Nov. 13 (Bloomberg) -- Pakistan’s central bank raised its benchmark interest rate for the second straight meeting, seeking to fight inflation and keep a struggling economy on track for help under an International Monetary Fund loan program.
The State Bank of Pakistan boosted the discount rate to 10 percent from 9.5 percent, spokesman Umar Siddique said in Karachi today. Twelve of 16 analysts in a Bloomberg News survey predicted the decision, with the rest expecting an increase to 10.5 percent.
Prime Minister Nawaz Sharif’s government has changed energy policies to tackle power shortages and plans to raise as much as $1 billion in a bond issue abroad to bolster depleted foreign-exchange reserves. The IMF approved a $6.6 billion loan for the South Asian nation in September to help stabilize the economy, which has also been set back by a Taliban insurgency.
“Officials needed to raise rates to bring down price pressures and support the currency as they try to rebuild reserves,” Yawar Uz Zaman, senior analyst at Alternate Research Pvt. Ltd. in Karachi, said before the decision.
Pakistan’s rupee has depreciated about 10 percent against the dollar this year, hurt by the nation’s economic woes, and traded at 107.445 per dollar as of 5:56 p.m. local time.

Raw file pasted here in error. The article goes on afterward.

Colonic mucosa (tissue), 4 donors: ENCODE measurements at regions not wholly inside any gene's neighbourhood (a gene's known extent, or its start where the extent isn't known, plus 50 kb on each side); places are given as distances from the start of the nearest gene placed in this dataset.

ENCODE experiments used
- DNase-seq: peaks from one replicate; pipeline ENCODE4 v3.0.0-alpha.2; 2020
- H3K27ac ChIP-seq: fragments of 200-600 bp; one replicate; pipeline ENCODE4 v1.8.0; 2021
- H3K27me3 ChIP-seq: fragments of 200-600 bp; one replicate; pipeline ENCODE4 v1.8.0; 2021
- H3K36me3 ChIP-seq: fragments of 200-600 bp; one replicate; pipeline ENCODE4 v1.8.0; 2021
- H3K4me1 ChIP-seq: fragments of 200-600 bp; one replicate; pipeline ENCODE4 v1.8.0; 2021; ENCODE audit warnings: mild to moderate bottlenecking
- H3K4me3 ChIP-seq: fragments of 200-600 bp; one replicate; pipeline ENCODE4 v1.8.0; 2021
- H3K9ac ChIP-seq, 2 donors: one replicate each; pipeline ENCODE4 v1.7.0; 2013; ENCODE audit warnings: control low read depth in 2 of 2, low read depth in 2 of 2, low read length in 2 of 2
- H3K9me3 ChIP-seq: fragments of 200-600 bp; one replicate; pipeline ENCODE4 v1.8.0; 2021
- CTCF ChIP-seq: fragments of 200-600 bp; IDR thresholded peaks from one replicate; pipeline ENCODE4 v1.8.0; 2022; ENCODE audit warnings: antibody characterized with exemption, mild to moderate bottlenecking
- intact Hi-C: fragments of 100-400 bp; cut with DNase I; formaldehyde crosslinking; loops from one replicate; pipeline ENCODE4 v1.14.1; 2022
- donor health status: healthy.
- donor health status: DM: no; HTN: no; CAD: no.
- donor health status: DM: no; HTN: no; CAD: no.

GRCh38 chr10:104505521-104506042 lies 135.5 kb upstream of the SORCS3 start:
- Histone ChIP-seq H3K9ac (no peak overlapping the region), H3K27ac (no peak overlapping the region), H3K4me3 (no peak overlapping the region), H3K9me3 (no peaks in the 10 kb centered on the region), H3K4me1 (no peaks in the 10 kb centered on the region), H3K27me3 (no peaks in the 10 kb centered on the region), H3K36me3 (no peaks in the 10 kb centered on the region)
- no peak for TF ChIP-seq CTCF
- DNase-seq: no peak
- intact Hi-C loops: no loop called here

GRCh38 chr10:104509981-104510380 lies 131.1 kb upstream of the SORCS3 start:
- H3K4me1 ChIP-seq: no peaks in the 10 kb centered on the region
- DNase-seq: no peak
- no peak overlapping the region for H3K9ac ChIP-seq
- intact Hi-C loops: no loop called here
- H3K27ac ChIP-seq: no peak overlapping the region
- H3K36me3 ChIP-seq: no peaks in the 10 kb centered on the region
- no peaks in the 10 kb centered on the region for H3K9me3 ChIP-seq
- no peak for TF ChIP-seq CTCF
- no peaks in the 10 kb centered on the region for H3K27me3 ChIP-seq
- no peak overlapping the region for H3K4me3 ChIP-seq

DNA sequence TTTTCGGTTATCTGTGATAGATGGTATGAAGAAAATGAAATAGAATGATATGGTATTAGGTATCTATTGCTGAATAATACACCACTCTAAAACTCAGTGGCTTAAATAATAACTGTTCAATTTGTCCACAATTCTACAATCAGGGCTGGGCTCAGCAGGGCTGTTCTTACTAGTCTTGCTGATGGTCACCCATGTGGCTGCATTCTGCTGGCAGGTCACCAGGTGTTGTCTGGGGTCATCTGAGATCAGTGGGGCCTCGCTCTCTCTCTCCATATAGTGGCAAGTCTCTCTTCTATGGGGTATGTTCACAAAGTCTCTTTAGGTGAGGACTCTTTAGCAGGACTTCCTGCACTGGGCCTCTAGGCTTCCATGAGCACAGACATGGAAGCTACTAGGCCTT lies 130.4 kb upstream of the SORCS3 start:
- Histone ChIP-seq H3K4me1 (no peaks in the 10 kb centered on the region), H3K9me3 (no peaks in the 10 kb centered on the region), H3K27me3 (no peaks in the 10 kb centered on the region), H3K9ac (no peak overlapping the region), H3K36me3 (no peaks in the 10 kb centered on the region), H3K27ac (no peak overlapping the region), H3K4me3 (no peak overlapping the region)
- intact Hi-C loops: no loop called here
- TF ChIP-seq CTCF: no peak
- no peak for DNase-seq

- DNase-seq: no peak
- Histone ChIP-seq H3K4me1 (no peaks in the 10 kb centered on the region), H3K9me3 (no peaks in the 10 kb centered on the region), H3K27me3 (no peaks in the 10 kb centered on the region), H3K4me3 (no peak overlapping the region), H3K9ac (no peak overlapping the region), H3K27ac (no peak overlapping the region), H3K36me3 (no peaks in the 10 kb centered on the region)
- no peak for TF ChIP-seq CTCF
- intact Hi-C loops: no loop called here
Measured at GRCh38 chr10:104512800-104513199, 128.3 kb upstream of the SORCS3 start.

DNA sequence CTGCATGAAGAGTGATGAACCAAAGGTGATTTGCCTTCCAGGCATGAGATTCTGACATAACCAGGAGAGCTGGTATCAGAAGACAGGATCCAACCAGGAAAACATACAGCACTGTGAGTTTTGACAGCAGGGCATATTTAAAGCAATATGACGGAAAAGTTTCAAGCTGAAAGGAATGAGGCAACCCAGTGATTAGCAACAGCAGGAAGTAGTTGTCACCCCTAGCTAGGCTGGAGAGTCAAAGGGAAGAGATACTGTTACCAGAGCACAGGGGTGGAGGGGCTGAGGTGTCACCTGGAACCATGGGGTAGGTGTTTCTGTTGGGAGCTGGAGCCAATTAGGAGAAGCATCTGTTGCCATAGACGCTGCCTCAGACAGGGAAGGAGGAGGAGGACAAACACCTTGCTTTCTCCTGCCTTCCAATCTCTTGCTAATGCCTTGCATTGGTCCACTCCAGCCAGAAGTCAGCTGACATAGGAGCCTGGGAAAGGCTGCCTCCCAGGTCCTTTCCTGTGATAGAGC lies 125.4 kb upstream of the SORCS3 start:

A weaker currency has stoked inflation, with consumer prices climbing more than 9 percent in October from a year earlier, the second-fastest pace in a basket of 17 Asia-Pacific economies tracked by Bloomberg.
The IMF released about $544 million of its loan on Sept. 6 and signaled last week that Pakistan is making progress in overhauling the economy under the program. The lender predicted 2.75 percent economic growth for the fiscal year ending June 30.
The IMF said after sending a mission to Pakistan that it’s “crucial that firm action be taken to begin to rebuild foreign-exchange reserves,” adding officials “reaffirmed their commitment to align monetary and exchange rate policies to this objective, while maintaining price stability.”
Pakistan’s total liquid foreign reserves stood at $9.5 billion on Nov. 1, compared with about $13.8 billion a year earlier, according to central bank data. The nation increased rates in September for the first time in almost three years.
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